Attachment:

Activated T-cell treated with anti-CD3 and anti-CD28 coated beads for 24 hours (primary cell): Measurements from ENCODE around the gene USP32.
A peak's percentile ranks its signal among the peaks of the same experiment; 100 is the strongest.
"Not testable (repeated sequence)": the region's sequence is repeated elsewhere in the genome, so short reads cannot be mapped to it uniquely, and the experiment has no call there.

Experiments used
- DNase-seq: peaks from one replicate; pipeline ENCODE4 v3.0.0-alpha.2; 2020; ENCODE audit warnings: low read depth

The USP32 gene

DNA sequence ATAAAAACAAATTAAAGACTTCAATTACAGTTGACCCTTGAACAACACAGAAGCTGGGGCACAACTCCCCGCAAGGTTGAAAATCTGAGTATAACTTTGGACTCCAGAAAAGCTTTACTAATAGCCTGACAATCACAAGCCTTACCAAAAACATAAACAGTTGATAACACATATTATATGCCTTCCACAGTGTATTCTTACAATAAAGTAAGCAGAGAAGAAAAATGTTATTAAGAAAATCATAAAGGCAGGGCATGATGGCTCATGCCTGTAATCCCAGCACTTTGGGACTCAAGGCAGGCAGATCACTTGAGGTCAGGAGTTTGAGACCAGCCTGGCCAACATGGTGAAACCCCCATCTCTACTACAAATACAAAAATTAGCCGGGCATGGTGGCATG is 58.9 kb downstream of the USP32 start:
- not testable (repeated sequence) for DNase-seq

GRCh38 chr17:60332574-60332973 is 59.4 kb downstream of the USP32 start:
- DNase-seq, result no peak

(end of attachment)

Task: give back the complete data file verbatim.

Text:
Activated T-cell treated with anti-CD3 and anti-CD28 coated beads for 24 hours (primary cell): Measurements from ENCODE around the gene USP32.
A peak's percentile ranks its signal among the peaks of the same experiment; 100 is the strongest.
"Not testable (repeated sequence)": the region's sequence is repeated elsewhere in the genome, so short reads cannot be mapped to it uniquely, and the experiment has no call there.

Experiments used
- DNase-seq: peaks from one replicate; pipeline ENCODE4 v3.0.0-alpha.2; 2020; ENCODE audit warnings: low read depth

The USP32 gene

DNA sequence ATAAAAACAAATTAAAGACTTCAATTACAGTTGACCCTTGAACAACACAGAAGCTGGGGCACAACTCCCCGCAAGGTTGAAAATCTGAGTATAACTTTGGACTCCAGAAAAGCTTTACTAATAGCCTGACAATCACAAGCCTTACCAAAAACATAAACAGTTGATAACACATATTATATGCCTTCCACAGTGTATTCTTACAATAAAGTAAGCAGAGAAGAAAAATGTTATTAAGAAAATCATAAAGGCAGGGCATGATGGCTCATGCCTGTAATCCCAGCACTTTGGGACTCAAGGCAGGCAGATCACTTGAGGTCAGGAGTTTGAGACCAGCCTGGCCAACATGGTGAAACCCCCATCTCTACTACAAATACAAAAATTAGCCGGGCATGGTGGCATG is 58.9 kb downstream of the USP32 start:
- not testable (repeated sequence) for DNase-seq

GRCh38 chr17:60332574-60332973 is 59.4 kb downstream of the USP32 start:
- DNase-seq, result no peak